In my time as a financial analyst, I spent many hours poring over financial data and encountered many roadblocks to representing my conclusions effectively. Many of these internal stories go untold, but today I thought: what better way to debut on the Qlik Blog than to tell a story of how some of these roadblocks can occur, and how to deal with them.
Let’s meet Sophia, who is a manager at a fast growing company. She is about to present to the senior board on why they should continue to ship Fresh Vegetables. Sophia is smart and a mover within the organization, but she struggles when presenting her ideas. She also has a hard time convincing stakeholders without getting off-track during the discussion. She knows her analysis is solid, but she needs an easier and more convincing presentation. Especially because Mike, a senior manager, always asks questions that derail the meeting, and it’s hard to have the analysis ready to answer his ad-hoc questions. Sophia heard about a new trend around data storytelling, and decided to do some homework. She came across some interesting facts written by Jennifer Aaker, Professor at the Stanford Graduate School of Business:
- "Stories are remembered up to 22 times more than facts alone." Harnessing the Power of Stories
- "Only one in 10 students used a story within his or her pitch while the others stuck to more traditional pitch elements, such as facts and figures. The professor then asked the class to write down everything they remembered about each pitch: 5 percent of students cited a statistic, but a whopping 63 percent remembered the story." Science of Storytelling: Why and How to Use it in Your Marketing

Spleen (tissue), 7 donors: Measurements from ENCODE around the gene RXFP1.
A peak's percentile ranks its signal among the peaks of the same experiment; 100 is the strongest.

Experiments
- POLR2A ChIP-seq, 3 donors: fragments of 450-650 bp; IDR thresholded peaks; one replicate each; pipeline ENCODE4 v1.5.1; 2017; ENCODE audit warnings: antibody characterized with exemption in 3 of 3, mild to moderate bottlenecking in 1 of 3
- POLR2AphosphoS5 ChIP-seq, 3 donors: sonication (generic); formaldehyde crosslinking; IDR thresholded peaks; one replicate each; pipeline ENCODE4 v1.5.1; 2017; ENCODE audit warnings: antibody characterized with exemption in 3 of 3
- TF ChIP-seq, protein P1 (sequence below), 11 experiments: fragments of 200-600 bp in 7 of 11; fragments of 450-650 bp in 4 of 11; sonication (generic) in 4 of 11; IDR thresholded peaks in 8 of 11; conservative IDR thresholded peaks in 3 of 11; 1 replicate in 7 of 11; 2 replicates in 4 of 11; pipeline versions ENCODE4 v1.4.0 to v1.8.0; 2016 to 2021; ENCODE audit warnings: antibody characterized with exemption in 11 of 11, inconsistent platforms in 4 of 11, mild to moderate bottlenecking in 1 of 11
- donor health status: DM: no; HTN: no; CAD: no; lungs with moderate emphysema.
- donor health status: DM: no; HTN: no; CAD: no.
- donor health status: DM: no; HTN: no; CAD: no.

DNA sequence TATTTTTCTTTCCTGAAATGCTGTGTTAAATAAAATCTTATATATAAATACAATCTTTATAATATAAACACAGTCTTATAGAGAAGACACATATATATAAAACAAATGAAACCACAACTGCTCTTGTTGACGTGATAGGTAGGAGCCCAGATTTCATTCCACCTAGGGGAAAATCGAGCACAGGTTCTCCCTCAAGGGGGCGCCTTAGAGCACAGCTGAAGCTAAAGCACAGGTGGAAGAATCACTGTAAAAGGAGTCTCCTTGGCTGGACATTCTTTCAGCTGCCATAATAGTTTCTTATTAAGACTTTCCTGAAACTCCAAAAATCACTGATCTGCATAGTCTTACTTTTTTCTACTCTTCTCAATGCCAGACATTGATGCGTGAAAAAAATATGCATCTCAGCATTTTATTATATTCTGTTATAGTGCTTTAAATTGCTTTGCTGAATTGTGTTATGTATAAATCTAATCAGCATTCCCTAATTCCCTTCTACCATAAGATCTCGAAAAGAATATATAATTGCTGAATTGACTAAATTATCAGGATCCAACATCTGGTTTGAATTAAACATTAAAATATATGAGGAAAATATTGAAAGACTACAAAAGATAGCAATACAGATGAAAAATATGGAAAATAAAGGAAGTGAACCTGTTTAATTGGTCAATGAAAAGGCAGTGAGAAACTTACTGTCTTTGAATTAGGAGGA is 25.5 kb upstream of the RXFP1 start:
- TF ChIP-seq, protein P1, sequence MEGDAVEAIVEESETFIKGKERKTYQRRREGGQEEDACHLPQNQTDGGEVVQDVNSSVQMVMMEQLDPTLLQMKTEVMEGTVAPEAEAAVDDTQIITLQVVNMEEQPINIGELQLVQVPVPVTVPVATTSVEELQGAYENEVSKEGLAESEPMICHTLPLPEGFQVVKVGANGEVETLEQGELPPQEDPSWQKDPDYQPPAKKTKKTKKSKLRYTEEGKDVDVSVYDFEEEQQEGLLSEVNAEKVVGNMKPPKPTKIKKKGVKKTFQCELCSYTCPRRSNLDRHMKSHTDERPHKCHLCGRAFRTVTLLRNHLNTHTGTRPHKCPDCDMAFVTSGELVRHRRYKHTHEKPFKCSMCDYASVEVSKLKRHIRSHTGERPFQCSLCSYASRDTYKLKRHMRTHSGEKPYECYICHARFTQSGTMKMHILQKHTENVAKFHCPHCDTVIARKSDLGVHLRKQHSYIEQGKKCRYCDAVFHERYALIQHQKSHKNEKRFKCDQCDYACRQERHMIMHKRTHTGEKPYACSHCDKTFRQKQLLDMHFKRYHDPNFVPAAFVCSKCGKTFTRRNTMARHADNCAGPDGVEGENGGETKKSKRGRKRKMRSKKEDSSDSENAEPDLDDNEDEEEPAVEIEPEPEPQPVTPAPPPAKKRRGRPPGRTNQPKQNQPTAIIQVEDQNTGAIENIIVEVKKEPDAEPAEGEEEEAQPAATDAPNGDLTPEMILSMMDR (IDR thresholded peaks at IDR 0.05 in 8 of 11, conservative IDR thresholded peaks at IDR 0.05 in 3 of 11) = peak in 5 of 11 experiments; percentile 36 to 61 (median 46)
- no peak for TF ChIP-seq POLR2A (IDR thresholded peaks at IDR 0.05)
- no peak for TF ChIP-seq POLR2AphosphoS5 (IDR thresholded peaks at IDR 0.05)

Typically, questions are asked and more meetings are needed since the analysis can’t be done during the meeting. Nobody wants to see long email chains get started either. Instead of thinking about how to use her analysis to augment the story and engage the audience, Sophia had been spending way too much time on elaborate slides that really didn’t help the outcome of the meeting.
What if she could weave her analysis into the presentation? What if people like Mike could ask ad-hoc questions that can be answered on the spot to eliminate the need for another meeting? What if a new, different conclusion is gathered during the meeting and you could easily integrate it for the future?
Sophia decided to try that approach for the upcoming Fresh Vegetable meeting. She knew intuitively that the more engaged the audience is, the more likely they will retain that information. There was also a higher probability that a decision will be made.
She downloaded the free version of Qlik Sense to see if data storytelling is the answer. Qlik Sense makes it easy to ask the next question and get the answer on-the-spot using Data Storytelling. Sophia combined her analysis with the slides and quickly sees the power of this combination at her next meeting.
Using Qlik Sense Data Storytelling, the focus was shifted to the data analysis, and not the beautification of the slides. It was easy to take snapshots of charts and it was super convenient to have them accessible in a library to tell her story. She loved when Mike asked a question because it was natural to jump back into the analysis for the answer. When they would find another interesting insight, she would easily take a snapshot of the analysis to re-use it in the future.
As a result of the meeting, a decision was made to continue to ship Fresh Vegetables and people complimented Sophia on how great it was to interact with the data and in turn, answer ad-hoc questions on the spot. Even Mike asked her how she did it so he can use it in his next meeting.
Now the question is: why haven’t you downloaded Qlik Sense for free to try our Data Storytelling?